By Edward Nawotka, Editor-in-Chief
Today’s feature story looks at some of the projects undertaken by the Knopf Doubleday digital team.
When you work in book publishing, you quickly realize why certain companies have the status they do — Knopf Doubleday is a primary example of a company, often at the top of the bestseller lists, which has been able to establish a balance between the high/middle/and low in publishing. This summer, one of their paperback imprints, Vintage Books, has brought you 50 Shades trilogy, while at the same time promoting the latest volume of Robert Caro’s ongoing biography of Lyndon Johnson.
And I will honestly never forget the time Sonny Mehta’s wife Gita (a wonderful writer on her own, of course) took the time to walk me around a book party for author Richard Price, where I knew no one, and after I’d just given his novel Samaratin a lukewarm (at best) review in People magazine. “Excuse me, Toni [Morrison], have you met Ed?” (As if…)
I suppose this is waxing philosophical a bit, but it was that small demonstration of manners stuck with me and left a long and strong impression.
Was it good PR? Yes. Do I look on Knopf’s books differently because of it? I suppose I would, if there was any need to do so. Usually, the books are published with as much good taste. (And oh yes, sometimes they are not).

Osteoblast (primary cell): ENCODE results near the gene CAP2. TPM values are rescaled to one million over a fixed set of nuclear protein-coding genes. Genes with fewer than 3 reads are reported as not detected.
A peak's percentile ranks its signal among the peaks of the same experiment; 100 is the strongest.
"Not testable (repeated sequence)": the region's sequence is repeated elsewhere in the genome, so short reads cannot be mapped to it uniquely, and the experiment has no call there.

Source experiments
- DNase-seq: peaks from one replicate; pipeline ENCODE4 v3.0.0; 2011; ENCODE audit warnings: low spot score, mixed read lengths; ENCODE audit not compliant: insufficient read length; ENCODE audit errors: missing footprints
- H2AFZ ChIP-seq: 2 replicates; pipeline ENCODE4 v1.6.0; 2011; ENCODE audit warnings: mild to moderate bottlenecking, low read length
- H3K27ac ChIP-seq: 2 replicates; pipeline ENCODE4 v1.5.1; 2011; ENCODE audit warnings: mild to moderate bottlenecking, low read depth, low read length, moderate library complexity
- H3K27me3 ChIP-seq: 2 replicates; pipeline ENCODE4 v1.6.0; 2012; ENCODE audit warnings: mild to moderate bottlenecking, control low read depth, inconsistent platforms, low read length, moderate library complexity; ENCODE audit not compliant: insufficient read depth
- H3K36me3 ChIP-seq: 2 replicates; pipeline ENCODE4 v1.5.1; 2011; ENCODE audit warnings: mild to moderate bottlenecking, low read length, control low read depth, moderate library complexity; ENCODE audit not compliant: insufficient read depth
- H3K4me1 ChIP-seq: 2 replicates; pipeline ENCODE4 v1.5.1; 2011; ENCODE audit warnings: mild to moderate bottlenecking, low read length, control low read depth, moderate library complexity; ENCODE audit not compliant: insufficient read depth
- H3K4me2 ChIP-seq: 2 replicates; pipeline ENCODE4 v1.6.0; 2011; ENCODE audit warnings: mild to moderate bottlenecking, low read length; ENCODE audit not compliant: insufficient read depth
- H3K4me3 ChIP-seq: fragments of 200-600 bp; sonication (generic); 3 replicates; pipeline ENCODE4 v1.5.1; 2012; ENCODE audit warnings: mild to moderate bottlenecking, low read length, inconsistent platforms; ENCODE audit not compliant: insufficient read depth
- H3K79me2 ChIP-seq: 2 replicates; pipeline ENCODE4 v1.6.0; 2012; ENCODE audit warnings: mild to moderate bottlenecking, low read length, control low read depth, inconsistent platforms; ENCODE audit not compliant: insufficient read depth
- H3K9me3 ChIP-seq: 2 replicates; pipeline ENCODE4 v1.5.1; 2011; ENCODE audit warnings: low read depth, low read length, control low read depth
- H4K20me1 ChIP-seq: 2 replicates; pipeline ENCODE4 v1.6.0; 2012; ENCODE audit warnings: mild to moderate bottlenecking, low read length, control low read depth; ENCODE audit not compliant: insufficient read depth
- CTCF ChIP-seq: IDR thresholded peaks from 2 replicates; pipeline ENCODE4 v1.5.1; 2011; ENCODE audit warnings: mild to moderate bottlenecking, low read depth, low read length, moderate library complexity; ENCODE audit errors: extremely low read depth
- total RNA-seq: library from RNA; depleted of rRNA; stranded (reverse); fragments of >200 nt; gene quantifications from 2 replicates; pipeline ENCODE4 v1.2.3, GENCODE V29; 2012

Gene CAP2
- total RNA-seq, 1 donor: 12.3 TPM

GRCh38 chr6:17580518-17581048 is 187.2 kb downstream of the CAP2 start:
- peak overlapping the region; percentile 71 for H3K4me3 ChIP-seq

What was it really? Professionalism.
You will often hear some communities in the book world deride publishers as an out-of-touch lot, quick to dismiss others, and elitist. And yes, in fact, there are times when that is true. But there are reasons certain people are the pros in publishing. You find them at Little, Brown and Houghton Mifflin Harcourt and FSG, and at places like Harlequin and Macmillan and elsewhere (that’s just a handful, not to mention those outside the US). Many, if not most, of the small publishers are a professionally genial lot. And the booksellers, too — at least when the market isn’t beating them down.
But then again they work with books, which always offer the opportunity for redemption. If you don’t like one book, close it and put it down, pick up another. No, it’s not something you can always do (or should do) with people in your life; books by their very nature are more forgiving.
Maybe it’s just me, but do professionalism, manners and taste go together?
Or maybe it’s more a matter of passion, love even? A deep appreciation of the power of words on the page and the life lived in and around books?
Of course, you could argue that so much of the print vs. digital rancor is because people love books. They are fighting for the future, even if they can only guess at what that future might promise. Joy and prosperity? Pain and penury? Or, as is more likely, something in between. I suppose what people in all spheres of publishing really want is a chance to find out, no matter what careless miscalculations, mis-statements, and mistakes have been made in the past.
The real pros in publishing are, I suppose, just a few steps ahead of the rest of us in figuring things out.